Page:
Erin Shea Brady is a freelance writer, director and is the Artistic Director of No Stakes Theater Project, an organization dedicated to supporting the creative risks of emerging artists. At No Stakes, Erin has directed Sharr White's ANNAPURNA (staged reading) and Jim Cartwright's THE RISE AND FALL OF LITTLE VOICE (Theater Wit, 2015). She has worked on productions at Goodman, TimeLine, A Red Orchid, Jackalope, Northlight, American Blues and Remy Bumppo, and completed a casting internship at Steppenwolf under Erica Daniels. Up next, Erin is directing CABARET as part of No Stakes Theater Project's Actor Initiative, in April 2017. nostakestheaterproject.org
Pictured: (left to right) Nathaniel Andrew, Shariba Rivers and Avi Roque. Photo by Evan Hanover.
By Erin Shea Brady
There is so much about Lucas Baisch’s bold, new play REFRIGERATOR in First Floor Theater’s production playing at The Den that I respect and support. This is not a company that plays it safe. Exploration of radical change requires risk, nerve, innovation, and total willingness to challenge the audience. These artists deliver — setting the standard, even, for work that ardently pursues conversation.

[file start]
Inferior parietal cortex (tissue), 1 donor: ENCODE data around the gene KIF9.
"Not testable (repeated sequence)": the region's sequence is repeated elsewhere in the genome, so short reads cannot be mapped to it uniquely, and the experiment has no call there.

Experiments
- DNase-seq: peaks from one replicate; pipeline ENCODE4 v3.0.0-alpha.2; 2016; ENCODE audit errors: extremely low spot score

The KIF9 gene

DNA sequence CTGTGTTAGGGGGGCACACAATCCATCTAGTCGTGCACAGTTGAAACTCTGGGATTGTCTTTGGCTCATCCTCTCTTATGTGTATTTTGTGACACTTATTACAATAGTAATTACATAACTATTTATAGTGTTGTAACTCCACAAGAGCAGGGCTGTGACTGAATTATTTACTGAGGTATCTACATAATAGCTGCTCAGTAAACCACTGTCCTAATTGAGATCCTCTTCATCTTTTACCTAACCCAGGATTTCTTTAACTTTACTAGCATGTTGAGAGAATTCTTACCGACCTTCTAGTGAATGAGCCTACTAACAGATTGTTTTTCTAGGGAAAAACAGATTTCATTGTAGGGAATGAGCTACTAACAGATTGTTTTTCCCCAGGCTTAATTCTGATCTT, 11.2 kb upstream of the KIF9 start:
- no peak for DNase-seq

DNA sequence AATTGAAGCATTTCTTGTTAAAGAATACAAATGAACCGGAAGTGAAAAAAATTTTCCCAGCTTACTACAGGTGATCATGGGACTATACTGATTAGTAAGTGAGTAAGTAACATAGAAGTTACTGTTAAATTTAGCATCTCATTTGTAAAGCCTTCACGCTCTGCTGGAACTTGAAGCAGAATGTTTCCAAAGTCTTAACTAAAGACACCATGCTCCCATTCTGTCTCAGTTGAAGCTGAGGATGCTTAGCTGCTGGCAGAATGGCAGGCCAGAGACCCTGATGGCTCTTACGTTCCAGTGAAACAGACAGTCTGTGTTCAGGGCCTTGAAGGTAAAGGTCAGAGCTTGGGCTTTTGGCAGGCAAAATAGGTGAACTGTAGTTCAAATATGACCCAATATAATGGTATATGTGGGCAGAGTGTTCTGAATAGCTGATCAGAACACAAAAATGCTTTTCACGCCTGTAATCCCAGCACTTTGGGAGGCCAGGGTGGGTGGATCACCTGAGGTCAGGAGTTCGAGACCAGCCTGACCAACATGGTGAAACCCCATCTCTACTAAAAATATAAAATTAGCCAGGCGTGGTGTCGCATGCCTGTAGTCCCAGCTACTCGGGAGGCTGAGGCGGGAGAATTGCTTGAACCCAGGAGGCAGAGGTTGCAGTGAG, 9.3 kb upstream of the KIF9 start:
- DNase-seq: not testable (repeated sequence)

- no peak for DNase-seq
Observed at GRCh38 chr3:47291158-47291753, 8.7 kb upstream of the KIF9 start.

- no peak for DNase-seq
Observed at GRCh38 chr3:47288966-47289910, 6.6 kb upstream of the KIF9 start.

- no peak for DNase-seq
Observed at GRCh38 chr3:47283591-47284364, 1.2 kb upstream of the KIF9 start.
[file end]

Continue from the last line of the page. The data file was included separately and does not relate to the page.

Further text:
REFRIGERATOR dives deep into many calls for change, calling attention to classism and government corruption, sexuality and violence, and the complexities of our physical human experience. IceBox is a database where human beings can upload their consciousness and transition beyond the physical world.
The piece is gory, dystopian sci-fi, with an excavation of some larger-than-life ideas and a healthy dose of poetic dialogue that had me jotting down lines to unpack later. Many of the actors (namely, Shariba Rivers and Avi Roque) show a strong facility with words, ideas and sentiments that feel deep and prophetic. Both manage to play in the humor and relationships around them, but ultimately, the piece was unable to provide enough context to give the audience a foothold in what was at stake, specifically, for each of the characters. There is action — sex, violence, even horror — but the motivation is so intellectual, so unique to the world of the play, which in itself is a challenge to understand, that the payoff is unclear and comes off as shock rather than story.
I often wished that I had the script in front of me — as big, important truths were being dropped — to read, digest and process. I knew that I was being treated to a critical exploration of class, conditioning and human selfishness, among other things. However, there was so much packed into every line that I spent the play just trying to catch up. In part, I applaud the artists involved for their lack of apology in asking the audience for their full attention — I would never ask for a piece to dumb itself down for anyone’s comfort — and yet, even with my full attention, I know there was much that I missed.
It’s a frustrating play to watch — not for the conversations it has, but for the way that those conversations are communicated. It is also uniquely dark and cerebral, in the broader scope of the Chicago theater scene, and in this sense, it may be worth attending and supporting.
REFRIGERATOR runs through June 9th. For more information visit firstfloortheater.com.